teen stressAll of us, young and old, experience stress at certain times in our lives. It’s how much stress we encounter and how we deal with it that can determine whether or not it’s a problem. Adolescence can be a time of extreme stress, and many teens need help learning how to manage it.

Stress, otherwise known in more medical terms as the “flight or fight” response, increases our heartbeats, speeds our metabolism, and heightens our awareness. A little stress can be good, keeping us in tune with our surroundings. If these stressors last for long periods of time, though, they can keep us in a constant state of tension. They begin to wear on us physically, mentally, and emotionally.

What is She Stressed About?

What’s stressful for one teen may not bother another teen at all. For this reason, pay attention to your child’s feelings about different things. Stressors can come from both internal and external sources, examples of which are listed next.

Your teen may be experiencing one or more of the following.—>


Causes of Teen Stress

• Family problems (divorce, death in family, new sibling, financial problems)

• Moving to a new school

• Difficulty in school (learning difficulties, too much homework, tests)

• Friend issues (lack of friends, shyness, fights with friends, acceptance/rejection, peer pressure, boyfriend/girlfriend problems)

• Overload (too many extra-curricular activities combined with school work, jobs)

• Illness

• Physical changes in body

• Lack of sleep

• Deciding one’s future (college planning, job planning)

• Overachieving (trying to be perfect in many areas)

• High expectations (setting goals too high; can come from parents or the teen herself)

Look out for these warning signs that she's under too much stress.—>


Warning Signs

Signs of teen stress can come in many forms: physical, mental, or emotional. Every teen will experience some signs at different times, but when they last for longer periods, they can create further problems.

Physical signs of teen stress

  • Headaches
  • Stomach aches
  • Muscle aches
  • Nervousness
  • Eating issues (overeating, undereating)
  • Sleeping issues (insomnia, nightmares)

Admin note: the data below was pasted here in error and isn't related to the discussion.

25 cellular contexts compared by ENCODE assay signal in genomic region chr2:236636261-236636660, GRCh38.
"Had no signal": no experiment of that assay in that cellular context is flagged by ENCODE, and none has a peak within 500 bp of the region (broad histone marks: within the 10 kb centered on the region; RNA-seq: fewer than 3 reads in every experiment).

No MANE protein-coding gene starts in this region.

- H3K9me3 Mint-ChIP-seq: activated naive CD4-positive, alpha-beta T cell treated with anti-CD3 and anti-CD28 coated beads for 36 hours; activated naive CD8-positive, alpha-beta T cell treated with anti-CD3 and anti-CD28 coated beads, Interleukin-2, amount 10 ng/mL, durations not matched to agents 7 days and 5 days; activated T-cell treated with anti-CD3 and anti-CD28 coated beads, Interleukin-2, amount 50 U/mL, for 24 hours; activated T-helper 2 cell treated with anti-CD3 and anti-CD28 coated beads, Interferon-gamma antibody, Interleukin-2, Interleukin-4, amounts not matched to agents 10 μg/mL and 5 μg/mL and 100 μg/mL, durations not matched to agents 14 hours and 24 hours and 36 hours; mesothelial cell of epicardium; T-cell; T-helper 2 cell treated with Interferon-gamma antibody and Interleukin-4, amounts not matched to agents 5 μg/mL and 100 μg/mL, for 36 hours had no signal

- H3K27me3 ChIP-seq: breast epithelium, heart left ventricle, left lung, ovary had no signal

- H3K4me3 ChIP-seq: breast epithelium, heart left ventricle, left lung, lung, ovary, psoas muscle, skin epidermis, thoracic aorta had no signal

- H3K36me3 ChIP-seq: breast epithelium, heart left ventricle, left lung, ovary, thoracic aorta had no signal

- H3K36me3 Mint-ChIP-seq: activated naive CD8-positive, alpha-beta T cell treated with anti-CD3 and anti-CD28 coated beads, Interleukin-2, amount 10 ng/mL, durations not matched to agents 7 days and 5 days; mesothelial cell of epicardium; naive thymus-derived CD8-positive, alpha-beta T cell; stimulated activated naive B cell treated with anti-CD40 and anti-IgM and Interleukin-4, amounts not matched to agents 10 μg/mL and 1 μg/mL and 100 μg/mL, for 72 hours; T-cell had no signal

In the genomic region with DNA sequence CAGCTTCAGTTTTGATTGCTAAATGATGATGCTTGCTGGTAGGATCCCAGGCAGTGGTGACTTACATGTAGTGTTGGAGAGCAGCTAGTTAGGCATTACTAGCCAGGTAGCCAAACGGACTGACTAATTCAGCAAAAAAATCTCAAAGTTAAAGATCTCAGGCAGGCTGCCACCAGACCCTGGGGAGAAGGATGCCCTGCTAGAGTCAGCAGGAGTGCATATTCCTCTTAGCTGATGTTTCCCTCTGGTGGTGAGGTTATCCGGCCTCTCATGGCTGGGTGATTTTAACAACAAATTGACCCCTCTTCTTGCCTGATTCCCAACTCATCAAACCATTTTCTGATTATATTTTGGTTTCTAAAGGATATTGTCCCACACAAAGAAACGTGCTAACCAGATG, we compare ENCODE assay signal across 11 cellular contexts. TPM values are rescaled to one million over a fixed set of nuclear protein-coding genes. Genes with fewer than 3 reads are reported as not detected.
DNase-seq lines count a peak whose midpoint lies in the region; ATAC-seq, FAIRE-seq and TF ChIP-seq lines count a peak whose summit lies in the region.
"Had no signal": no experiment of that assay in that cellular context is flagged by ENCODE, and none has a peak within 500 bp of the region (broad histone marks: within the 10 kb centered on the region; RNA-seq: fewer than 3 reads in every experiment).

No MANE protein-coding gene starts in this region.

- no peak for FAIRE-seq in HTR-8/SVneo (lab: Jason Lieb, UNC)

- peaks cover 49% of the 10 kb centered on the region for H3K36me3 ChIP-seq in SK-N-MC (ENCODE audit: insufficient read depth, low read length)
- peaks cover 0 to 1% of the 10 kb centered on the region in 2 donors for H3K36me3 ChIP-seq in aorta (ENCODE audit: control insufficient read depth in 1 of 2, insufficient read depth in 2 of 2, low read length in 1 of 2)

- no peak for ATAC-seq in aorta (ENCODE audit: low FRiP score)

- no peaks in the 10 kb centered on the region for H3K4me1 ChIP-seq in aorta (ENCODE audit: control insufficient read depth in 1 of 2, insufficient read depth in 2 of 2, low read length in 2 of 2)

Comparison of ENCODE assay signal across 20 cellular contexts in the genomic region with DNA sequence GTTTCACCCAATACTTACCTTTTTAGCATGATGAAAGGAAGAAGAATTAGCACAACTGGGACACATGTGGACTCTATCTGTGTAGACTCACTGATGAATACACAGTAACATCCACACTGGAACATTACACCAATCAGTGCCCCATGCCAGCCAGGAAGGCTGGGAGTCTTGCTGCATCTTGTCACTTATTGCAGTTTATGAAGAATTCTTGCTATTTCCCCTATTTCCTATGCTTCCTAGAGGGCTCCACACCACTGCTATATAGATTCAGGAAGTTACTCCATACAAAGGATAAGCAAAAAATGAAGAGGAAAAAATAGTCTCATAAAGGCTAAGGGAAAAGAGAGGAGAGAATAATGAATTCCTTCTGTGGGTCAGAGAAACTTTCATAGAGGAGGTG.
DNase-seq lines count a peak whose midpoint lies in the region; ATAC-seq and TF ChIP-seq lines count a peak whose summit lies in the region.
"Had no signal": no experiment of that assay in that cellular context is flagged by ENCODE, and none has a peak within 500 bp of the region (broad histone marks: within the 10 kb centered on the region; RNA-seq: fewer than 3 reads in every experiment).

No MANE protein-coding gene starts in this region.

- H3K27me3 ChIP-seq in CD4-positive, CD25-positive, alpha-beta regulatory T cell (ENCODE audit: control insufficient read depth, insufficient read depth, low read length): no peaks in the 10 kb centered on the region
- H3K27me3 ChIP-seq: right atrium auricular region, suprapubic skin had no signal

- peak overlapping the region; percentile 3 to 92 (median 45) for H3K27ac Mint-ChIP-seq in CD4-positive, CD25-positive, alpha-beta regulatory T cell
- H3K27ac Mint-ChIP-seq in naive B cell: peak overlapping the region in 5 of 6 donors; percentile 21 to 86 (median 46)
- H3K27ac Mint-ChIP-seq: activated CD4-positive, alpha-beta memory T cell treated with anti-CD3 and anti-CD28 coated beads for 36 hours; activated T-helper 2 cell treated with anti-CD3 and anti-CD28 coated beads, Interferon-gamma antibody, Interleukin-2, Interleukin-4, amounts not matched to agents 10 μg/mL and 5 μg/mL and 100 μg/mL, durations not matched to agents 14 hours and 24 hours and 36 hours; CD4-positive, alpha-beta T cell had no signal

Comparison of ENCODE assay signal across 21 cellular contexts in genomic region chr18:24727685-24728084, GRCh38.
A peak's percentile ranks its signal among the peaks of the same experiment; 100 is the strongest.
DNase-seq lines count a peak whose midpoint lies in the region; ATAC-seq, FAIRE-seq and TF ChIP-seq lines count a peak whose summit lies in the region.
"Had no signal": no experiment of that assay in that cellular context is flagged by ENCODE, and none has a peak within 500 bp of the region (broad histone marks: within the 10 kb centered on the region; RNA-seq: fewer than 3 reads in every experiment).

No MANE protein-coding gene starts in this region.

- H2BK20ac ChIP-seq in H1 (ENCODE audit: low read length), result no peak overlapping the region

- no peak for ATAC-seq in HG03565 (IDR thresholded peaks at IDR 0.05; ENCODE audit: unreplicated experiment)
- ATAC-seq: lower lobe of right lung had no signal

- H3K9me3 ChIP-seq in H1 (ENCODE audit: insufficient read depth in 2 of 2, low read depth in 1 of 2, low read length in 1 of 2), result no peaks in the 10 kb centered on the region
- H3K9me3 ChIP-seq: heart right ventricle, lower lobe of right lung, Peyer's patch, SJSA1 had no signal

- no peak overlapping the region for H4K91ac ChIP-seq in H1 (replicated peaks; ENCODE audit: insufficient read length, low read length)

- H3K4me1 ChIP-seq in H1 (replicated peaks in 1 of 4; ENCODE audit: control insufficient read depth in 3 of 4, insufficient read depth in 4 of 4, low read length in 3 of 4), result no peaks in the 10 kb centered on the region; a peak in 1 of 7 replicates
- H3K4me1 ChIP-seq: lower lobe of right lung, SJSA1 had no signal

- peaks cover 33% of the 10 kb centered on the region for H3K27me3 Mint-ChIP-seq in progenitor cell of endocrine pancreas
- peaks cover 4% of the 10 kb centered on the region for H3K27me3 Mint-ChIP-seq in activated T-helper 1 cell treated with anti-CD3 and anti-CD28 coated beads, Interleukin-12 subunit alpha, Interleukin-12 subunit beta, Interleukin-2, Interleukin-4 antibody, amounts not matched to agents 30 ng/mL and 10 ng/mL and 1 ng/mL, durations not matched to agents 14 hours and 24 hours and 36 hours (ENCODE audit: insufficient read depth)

Mental signs of teen stress

  • Forgetfulness
  • Disorganization
  • Lack of concentration
  • Drop in grades

Emotional signs of teen stress

  • Anger quickly
  • Sadness
  • Impatience
  • Frustration
  • Easily agitated
  • Violence

Stress reduction techniques that work.—>


Stress-management Solutions

Most stress can be dissipated by some simple, everyday methods. If stress has overrun a teen’s life, however, and the following stress-reduction techniques don’t work, it’s best to seek professional help for him or her.

• Talking: Talk to your child about what’s bothering her. Talking and working out one’s problems with somebody else will help reduce built-up tension. Encourage her to talk to her friends and other adults as well.

• Take time to relax: Have her find some activities she enjoys doing, such as reading a book or listening to music.

Exercise and eat healthfully: Among its many benefits, exercise (non-competitive) can help reduce built-up muscle tension. Eating properly along with good exercise can keep teens’ bodies healthy and prepared to deal with stress. Avoid too much caffeine, as this increases anxiety.

• Be prepared/organized: Don’t allow teens to wait until the last minute to do assignments or study for a test. Feeling prepared and ready for things can reduce lots of built-up stress. Have them create a daily schedule to follow to keep them more organized.

• Learn relaxation techniques: Breathing exercises, meditation, yoga, and muscle relaxation are great techniques for alleviating physical and mental tension.

Regardless of the cause, it’s important to get to the root of the problem before it spirals out of control. If left untreated, stress can lead to problems down the road; these may be harder to deal with. Stressed teens may self-medicate with drugs or alcohol. They can become depressed or suffer other types of anxiety disorders. As parents, we can and should help them before stress gets out of hand.

Reprinted with permission from Troubled Teen 101.

What have you found to be helpful stress-busters for your teen?